Bob Woolmer and The Law of the Sea

Life sometimes throws up connections which take us aback. Yesterday I was blogging about Bob Woolmer, and about the UN Convention on the Law of the Sea as it covers the current spat in the Gulf over the Iranian detention of British marines.

I spent three successive Februaries of my life – three months in all – representing the UK at the annual UN Conference on the Law of the Sea, which was aiming to break a twenty year deadlock and get the Convention into force. This was viewed, rightly, as a major British priority, with both navigation and continental shelf provisions being essential national interests. A major aim was to prevent just the kind of gratuitous interference in shipping in which we have ourselves been indulging lately in the Persian Gulf. It doesn’t take too much thought to understand why it is in the UK interest that shipping should not be subject in general to armed interference.

Where was that conference every February? Jamaica. Where did I live all those months? The Pegasus hotel, in which Bob Woolmer has now been murdered. I know it intimately. So do generations of cricketers. The conference always coincided with the Kingston test, and the teams usually used the Pegasus. I once had the honour of being knocked flat in the lift by a boisterous Merv Hughes mock fighting with Alan Border. I also got to speak with Clive Lloyd over breakfast. I will never forget the impression he gave of incredible latent power, not just physical, like nobody else I ever met.

The Convention on the Law of the Sea had been stalled for decades, unable to enter into force because of a dispute between the developed and developing worlds over the ownership of minerals on the deep seabed, beyond continental shelves. In particular, the dispute was driven by over-optimistic estimates of the future value of Manganese nodules found around deep volcanic vents. The Convention proposed that companies exploiting the deep seabed should pay a levy to an international authority, which would apply it to international developmental purposes. The developing countries, represented by the G77, were for huge levies and great regulation. The US were totally against the whole principle. The Europeans were prepared to go along if levies were small and regulation light.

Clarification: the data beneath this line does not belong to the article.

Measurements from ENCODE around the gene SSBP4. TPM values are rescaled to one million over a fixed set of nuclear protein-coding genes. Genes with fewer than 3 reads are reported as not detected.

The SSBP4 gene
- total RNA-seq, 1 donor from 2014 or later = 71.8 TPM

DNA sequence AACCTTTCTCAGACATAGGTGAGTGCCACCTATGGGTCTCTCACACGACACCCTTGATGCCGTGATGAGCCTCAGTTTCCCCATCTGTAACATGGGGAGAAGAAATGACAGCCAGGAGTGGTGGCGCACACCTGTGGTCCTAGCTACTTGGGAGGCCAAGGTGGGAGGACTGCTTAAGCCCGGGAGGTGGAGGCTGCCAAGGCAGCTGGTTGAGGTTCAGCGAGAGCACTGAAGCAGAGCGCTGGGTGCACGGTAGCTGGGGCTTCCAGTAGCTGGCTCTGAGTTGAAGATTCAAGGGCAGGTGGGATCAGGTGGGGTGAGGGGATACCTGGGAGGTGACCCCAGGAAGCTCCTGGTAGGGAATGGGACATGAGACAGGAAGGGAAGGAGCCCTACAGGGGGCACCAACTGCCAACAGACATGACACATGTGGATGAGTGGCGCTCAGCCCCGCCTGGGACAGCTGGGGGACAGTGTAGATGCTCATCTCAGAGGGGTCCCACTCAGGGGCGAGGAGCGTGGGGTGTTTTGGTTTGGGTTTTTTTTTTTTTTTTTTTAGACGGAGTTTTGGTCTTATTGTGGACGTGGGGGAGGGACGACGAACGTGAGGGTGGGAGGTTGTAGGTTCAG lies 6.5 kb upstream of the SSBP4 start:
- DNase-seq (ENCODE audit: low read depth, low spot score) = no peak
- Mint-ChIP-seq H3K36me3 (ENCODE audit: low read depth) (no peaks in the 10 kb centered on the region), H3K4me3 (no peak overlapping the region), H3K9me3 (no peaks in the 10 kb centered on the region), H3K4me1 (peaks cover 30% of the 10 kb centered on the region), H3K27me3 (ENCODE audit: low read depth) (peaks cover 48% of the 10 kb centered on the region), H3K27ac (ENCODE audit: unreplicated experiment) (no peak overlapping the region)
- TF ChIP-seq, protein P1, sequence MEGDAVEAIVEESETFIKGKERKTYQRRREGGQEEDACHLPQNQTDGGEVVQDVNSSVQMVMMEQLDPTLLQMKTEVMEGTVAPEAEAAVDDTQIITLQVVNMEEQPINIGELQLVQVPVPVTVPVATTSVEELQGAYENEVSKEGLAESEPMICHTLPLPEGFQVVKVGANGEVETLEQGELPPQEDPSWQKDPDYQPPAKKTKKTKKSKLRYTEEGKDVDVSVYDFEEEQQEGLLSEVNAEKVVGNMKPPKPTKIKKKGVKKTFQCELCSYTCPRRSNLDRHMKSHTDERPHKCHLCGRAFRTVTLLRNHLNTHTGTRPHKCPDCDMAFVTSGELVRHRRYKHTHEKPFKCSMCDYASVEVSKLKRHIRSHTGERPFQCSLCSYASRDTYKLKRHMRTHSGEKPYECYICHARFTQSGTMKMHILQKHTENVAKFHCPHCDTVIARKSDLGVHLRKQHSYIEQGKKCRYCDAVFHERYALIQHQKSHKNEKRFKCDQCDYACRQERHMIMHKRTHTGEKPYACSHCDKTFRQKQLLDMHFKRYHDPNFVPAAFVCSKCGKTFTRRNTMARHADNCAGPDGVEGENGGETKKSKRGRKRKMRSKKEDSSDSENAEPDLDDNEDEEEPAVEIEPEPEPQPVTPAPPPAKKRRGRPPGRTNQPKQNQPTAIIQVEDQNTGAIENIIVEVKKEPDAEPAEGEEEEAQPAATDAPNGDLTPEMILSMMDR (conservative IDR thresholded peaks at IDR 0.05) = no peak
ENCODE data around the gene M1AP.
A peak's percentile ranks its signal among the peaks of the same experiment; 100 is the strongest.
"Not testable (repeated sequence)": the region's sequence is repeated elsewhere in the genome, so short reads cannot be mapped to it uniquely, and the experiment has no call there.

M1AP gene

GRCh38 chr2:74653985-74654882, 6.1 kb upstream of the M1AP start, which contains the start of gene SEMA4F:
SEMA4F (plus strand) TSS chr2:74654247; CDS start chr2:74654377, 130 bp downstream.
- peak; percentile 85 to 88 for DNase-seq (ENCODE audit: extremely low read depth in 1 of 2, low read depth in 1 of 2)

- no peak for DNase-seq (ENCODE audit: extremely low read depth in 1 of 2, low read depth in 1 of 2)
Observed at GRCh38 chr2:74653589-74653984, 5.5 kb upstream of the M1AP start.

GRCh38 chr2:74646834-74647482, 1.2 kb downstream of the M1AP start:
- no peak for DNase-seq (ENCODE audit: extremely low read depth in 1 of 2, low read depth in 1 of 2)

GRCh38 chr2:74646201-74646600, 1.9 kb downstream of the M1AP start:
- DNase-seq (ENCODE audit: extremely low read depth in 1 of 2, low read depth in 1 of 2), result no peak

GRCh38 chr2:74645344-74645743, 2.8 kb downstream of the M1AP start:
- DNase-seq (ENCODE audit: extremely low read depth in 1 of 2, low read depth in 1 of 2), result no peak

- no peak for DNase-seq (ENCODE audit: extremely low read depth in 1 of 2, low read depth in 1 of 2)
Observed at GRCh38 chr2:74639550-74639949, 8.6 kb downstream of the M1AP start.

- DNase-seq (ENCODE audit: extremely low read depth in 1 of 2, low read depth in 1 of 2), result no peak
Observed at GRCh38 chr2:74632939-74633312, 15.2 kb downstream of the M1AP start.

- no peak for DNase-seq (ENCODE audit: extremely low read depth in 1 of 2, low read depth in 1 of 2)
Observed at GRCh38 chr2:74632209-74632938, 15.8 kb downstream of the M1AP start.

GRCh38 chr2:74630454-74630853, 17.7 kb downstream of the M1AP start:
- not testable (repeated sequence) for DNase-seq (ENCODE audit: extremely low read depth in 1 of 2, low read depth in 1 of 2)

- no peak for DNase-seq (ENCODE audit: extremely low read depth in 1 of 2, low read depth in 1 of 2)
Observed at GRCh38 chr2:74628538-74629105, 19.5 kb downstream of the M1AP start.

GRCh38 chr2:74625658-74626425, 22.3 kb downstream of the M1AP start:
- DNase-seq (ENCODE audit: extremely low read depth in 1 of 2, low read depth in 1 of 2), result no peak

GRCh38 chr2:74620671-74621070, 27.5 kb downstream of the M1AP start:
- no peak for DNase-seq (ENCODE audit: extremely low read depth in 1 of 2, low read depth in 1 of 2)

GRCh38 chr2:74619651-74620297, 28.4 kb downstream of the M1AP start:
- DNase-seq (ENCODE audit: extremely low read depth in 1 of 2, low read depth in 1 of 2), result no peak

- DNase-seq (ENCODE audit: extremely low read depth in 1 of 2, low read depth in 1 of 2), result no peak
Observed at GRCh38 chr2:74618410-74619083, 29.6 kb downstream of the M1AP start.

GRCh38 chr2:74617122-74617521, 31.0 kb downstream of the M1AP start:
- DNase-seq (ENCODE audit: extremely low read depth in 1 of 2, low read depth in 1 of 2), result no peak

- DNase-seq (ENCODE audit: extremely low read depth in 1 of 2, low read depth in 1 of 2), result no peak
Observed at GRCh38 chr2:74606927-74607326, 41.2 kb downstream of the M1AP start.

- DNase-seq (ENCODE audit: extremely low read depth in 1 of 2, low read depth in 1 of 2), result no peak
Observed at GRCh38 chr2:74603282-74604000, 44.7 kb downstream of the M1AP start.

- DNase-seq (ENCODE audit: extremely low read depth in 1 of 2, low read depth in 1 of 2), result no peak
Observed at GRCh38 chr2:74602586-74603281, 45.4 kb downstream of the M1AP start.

The negotiation had become completely hidebound as each group entrenched its position over twenty years of these meetings in Jamaica. I was able to play a key role in breaking down these barriers, simply by not accepting the position as hopeless and by reaching out to the G77. The fall of the iron curtain removed the hardline Soviet position behind the G77, and the coming of Clinton to replace Bush was going to make the US more flexible. At the key moment, the UK had the chairmanship of WEOG, the Western negotiating group, and I happened to be leading the UK delegation for ten days prior to the arrival of our very senior and greatly respected international legal expert.

I had gained the trust of the G77 group by the simple expedient of drinking with them over weeks and treating them as colleagues not opponents. The fact I was an Africanist helped. The key drafting of what became the Protocol amending the Convention was put down on paper by UN Deputy Secretary General Satya Nandan, G77 chair Dolliver Nelson and WEOG chair me, late one balmy Jamaican evening as we sat with our legs dangling in the Hotel Pegasus swimming pool, rum punches in hand. And that wording stuck through the next eighteen months of negotiation that resulted in the Convention entering into force.